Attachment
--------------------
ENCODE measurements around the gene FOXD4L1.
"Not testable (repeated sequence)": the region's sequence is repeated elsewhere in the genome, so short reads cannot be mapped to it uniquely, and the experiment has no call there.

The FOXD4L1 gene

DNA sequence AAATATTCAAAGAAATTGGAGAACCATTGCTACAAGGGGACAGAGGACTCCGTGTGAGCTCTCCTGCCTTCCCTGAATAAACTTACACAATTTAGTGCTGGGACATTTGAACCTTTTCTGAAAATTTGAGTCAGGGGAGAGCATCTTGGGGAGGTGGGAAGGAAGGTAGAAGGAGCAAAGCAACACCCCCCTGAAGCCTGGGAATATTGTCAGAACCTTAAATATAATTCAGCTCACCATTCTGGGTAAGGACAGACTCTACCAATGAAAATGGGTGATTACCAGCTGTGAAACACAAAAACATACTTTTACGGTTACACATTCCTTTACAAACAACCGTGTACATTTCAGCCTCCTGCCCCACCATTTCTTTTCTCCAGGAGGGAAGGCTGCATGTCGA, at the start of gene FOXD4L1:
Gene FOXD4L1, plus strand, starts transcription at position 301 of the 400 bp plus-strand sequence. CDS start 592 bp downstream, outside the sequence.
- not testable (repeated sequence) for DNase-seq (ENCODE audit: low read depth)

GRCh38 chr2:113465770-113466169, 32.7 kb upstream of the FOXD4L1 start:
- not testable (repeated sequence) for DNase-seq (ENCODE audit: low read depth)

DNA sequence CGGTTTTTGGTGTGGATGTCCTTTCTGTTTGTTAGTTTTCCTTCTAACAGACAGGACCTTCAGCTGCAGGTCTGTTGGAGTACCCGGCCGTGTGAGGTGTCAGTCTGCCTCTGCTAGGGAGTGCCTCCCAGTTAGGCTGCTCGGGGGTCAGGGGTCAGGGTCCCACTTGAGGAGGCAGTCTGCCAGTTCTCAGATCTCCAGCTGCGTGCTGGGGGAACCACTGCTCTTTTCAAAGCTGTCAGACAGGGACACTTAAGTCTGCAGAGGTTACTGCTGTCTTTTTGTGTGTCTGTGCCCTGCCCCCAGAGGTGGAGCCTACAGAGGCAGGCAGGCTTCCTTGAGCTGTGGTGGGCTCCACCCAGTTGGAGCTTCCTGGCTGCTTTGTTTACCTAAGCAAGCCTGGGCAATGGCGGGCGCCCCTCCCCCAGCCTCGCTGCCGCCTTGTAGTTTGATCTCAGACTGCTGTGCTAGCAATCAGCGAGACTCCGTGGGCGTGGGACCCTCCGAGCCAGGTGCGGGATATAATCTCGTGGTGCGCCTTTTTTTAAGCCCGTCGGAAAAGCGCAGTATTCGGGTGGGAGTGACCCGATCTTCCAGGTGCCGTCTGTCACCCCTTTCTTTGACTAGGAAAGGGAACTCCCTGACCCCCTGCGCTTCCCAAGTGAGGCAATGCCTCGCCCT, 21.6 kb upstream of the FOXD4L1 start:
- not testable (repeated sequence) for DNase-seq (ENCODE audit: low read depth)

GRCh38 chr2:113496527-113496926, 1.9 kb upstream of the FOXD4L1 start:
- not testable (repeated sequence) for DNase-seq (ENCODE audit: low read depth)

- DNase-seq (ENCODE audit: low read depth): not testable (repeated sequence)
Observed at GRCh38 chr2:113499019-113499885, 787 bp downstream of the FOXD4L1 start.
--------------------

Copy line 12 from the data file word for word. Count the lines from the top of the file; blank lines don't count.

- not testable (repeated sequence) for DNase-seq (ENCODE audit: low read depth)